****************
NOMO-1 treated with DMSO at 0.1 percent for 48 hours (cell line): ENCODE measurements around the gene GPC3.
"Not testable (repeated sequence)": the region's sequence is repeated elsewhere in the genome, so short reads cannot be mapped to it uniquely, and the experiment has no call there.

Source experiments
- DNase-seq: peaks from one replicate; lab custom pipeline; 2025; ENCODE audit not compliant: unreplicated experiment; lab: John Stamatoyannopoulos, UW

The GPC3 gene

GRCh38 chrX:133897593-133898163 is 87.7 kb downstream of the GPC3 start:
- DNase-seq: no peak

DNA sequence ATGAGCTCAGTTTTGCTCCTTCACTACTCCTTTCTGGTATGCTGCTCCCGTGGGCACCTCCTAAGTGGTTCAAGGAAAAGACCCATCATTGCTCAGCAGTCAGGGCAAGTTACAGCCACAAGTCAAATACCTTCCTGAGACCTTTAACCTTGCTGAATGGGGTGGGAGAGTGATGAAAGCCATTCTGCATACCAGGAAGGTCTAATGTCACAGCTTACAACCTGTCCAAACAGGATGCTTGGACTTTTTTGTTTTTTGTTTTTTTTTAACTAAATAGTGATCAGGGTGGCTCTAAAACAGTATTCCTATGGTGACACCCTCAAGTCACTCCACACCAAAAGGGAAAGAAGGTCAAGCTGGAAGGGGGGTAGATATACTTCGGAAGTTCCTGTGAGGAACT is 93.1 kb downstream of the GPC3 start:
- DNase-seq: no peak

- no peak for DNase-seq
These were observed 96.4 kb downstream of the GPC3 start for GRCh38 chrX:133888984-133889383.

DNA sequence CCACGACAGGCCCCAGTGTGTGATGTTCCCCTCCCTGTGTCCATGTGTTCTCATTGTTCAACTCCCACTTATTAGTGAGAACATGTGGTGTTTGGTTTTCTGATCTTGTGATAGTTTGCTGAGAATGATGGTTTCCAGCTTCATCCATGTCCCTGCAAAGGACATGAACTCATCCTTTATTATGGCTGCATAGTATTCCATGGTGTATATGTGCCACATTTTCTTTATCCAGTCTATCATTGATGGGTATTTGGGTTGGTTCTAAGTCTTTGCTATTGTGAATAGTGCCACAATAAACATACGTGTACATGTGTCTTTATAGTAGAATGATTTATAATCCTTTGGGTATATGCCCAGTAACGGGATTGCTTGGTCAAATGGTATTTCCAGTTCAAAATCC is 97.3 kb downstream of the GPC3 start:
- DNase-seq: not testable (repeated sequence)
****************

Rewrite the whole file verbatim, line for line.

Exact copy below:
NOMO-1 treated with DMSO at 0.1 percent for 48 hours (cell line): ENCODE measurements around the gene GPC3.
"Not testable (repeated sequence)": the region's sequence is repeated elsewhere in the genome, so short reads cannot be mapped to it uniquely, and the experiment has no call there.

Source experiments
- DNase-seq: peaks from one replicate; lab custom pipeline; 2025; ENCODE audit not compliant: unreplicated experiment; lab: John Stamatoyannopoulos, UW

The GPC3 gene

GRCh38 chrX:133897593-133898163 is 87.7 kb downstream of the GPC3 start:
- DNase-seq: no peak

DNA sequence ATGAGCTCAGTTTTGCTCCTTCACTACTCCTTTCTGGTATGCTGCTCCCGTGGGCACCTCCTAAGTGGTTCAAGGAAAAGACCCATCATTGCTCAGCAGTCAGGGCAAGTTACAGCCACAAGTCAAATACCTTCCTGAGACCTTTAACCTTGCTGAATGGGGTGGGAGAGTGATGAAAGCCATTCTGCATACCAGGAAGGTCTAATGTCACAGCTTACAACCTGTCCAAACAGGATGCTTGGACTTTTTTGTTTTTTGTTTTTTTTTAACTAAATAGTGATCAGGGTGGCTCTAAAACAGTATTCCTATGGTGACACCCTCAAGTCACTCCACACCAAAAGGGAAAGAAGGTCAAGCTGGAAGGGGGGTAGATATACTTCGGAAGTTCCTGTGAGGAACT is 93.1 kb downstream of the GPC3 start:
- DNase-seq: no peak

- no peak for DNase-seq
These were observed 96.4 kb downstream of the GPC3 start for GRCh38 chrX:133888984-133889383.

DNA sequence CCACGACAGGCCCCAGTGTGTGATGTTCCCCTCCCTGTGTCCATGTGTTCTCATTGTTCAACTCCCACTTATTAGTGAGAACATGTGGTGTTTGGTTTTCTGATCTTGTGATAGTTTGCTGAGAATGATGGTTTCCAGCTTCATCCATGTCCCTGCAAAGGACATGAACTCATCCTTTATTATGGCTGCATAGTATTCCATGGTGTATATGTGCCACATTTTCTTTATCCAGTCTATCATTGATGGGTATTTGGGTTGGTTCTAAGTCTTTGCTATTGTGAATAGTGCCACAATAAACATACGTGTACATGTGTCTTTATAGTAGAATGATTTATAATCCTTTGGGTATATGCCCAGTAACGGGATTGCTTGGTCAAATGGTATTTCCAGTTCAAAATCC is 97.3 kb downstream of the GPC3 start:
- DNase-seq: not testable (repeated sequence)